The three aspects of your poetry that stand out to most people have to do with role enacting. That is, the role of the criminal, the role of the drug addict, and the role of the poet; and they all have one thing in common: they’re essentially sub-cultural and private things, and they all involve a great difficulty in communication with most people in our society. The criminal because he’s an outcast, the drug addict because his visions are essentially private, and the poet because of the great effort needed to communicate insights to a mass of people who don’t want to have insights communicated to them. Do you see your own poetry in terms of explicating a role to others?


Okay John, we’re either talking about the way I look or where I’m standing, my position. If you think one of my most basic qualities is a game, or to put it more generally, playing out a role that allows me access to the various worlds of criminal, drug addict and poet it’s a shame, because you’ve known me fairly closely for ten years, and this gives you an insight that people who read my poetry don’t have. Maybe, even on such a small scale as the poetry scene in Australia there is as much shying away from the Song in preference to the Singer, the personality, as there is in the pop music industry.


If I play roles, and I am acutely aware of my chameleon-like personality, then it has to do with living up to expectations. As Jackson Browne says in relation to this kind of shit ‘it’s not who you are, it’s who you look like that really matters.’ In social situations maybe some of the personas out of the solitude of my poetry are encouraged to loom larger than who I actually am. And it is for the social situation, for the mobility, that I have this kind of working-class reverence for education, like, you know, ‘improving’ myself. One of my favourite stories is Pygmalion.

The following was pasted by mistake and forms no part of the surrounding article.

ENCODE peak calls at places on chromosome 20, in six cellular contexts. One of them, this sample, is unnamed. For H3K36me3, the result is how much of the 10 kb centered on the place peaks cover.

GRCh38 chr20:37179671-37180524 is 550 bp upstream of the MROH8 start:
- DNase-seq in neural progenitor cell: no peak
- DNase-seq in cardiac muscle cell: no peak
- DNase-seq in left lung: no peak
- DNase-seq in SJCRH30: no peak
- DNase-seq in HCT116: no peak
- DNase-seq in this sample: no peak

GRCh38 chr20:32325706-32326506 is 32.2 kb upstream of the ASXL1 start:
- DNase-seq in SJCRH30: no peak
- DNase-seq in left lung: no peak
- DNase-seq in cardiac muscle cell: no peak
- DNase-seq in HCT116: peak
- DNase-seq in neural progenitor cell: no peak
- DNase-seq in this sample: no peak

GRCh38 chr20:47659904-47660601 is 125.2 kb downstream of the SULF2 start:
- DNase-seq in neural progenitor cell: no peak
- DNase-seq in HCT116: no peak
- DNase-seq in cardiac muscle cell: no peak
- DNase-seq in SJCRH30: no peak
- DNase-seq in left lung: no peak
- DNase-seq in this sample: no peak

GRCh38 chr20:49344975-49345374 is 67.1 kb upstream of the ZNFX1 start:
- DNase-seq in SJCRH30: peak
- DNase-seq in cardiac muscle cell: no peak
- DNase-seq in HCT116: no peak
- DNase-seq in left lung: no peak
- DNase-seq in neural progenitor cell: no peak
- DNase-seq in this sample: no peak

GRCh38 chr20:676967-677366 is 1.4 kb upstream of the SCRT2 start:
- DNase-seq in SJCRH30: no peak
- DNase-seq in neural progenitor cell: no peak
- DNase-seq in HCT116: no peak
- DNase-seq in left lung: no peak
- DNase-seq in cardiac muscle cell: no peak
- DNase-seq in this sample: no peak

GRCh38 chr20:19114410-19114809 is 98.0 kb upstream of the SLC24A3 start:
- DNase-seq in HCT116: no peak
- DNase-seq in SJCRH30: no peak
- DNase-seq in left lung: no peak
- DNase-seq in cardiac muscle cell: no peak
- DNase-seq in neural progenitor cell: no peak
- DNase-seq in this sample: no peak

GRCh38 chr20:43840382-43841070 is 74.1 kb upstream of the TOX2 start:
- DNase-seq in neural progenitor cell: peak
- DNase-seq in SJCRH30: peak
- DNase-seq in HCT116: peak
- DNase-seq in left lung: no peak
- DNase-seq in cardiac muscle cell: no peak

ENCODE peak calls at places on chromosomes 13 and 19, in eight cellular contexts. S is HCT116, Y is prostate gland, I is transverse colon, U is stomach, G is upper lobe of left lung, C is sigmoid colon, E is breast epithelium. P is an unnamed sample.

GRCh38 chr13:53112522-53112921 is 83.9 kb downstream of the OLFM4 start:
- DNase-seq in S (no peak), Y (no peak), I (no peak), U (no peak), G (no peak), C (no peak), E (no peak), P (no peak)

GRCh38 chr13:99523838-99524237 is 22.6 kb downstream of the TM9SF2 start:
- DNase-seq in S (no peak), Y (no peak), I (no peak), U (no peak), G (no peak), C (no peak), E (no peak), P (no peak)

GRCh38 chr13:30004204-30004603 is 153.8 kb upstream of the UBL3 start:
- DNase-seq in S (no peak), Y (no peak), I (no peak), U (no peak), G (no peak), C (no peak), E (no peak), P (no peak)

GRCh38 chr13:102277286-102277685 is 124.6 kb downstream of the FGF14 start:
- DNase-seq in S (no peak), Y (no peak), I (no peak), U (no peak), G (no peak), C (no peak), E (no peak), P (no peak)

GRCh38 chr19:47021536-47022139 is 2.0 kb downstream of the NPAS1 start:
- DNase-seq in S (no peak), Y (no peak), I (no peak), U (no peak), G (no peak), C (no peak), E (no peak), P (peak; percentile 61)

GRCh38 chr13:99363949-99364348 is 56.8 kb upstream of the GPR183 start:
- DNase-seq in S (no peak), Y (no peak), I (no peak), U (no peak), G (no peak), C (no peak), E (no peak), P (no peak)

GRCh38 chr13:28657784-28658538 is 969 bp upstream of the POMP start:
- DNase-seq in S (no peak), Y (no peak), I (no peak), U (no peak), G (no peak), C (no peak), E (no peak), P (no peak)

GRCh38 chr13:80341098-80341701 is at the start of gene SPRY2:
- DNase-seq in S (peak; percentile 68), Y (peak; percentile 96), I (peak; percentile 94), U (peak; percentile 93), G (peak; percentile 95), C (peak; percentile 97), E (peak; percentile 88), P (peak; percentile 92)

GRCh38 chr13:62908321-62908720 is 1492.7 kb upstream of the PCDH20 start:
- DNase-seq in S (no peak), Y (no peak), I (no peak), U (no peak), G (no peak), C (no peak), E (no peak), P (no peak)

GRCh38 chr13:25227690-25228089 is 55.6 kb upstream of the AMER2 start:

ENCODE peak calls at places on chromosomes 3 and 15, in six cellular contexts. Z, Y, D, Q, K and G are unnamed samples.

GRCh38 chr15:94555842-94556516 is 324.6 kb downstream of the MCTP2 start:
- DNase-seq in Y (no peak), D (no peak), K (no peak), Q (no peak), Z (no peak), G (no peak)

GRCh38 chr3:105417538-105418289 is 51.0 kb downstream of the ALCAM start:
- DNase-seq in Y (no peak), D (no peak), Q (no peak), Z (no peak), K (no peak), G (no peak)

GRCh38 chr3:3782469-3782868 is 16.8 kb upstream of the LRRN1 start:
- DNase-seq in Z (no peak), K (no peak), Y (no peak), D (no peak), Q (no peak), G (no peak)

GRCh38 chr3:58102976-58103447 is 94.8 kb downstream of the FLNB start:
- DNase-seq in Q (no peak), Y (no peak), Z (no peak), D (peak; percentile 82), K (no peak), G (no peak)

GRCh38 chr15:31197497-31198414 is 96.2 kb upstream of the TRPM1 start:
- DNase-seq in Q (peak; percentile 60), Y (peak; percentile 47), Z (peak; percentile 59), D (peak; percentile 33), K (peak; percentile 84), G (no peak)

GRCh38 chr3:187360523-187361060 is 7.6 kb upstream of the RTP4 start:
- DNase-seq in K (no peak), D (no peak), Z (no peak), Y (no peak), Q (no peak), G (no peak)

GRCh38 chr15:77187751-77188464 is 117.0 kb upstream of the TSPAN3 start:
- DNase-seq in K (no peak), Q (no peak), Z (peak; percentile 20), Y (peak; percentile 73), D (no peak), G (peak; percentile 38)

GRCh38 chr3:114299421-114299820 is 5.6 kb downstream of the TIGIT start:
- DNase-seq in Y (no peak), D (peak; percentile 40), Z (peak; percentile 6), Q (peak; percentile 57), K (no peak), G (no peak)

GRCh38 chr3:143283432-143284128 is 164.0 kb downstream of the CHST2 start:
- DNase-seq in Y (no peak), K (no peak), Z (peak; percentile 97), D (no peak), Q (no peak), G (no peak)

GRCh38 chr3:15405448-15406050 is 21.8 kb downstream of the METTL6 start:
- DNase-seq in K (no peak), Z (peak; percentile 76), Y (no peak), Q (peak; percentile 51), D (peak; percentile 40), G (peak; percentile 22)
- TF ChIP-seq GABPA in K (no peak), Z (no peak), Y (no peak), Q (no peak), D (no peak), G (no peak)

Education is learning, and learning is the reading of books. You mentioned collage a while ago. How important have influences of other writers been on your work?


Terribly important. In fact, what I do, and this is connected with that role-playing thing, is to mimic and imitate any poet that I happen to seize on. And the poets I prefer or that become heroes have no apparent similarity. To take one obvious example, Robert Duncan became an enormously important figure in my consciousness and also my social life. I have no idea really why he became so important. Suddenly I’m telling somebody that Robert Duncan is a great poet... whether or not I believed it probably wasn’t important, but if that person said no, he was not, I would have to prove to myself and to anyone who’d listen, to the sky, that Robert Duncan was indeed a god, feeling that if I couldn’t do that I would vanish. It’s been a whole progression, Percy Shelley, Bob Dylan, Robert Duncan, Neil Young and so on. And about my obsession with Mallarmé, where does he figure in my pantheon? Well, he does. They are all connected by my mind and in my work. You will find them there.


That’s one of the things about the new poems that interested me, that in all of them — and there are a great number of them — nowhere can I find the influence of a particular writer or style or attitude drawn from writing.


Yeah, there’s nothing of that in them. These are the first poems I have ever written in my life without another book of poetry open on my desk. It had become a security blanket thing. When I was writing Cross the Border it was mainly Duncan, Creeley, and the ‘Black Mountain’ poets. I always had one of their books open, Olson, say, on my desk. With Swamp Riddles it would have been Merwin, Mark Strand, you know, that mob; with Canticles it would have been Lowell, Sylvia Plath, and Co., but I always had a book and looked, and consciously tried to copy the poems. They came out different to say, Lowell, because I wasn’t that good at copying, but if I could have been that good, I mean, that clever, I would have imitated a Robert Lowell poem exactly; that’s what I was trying to do. And if somebody ever said to me ’That’s like Robert Lowell’, it was a great compliment.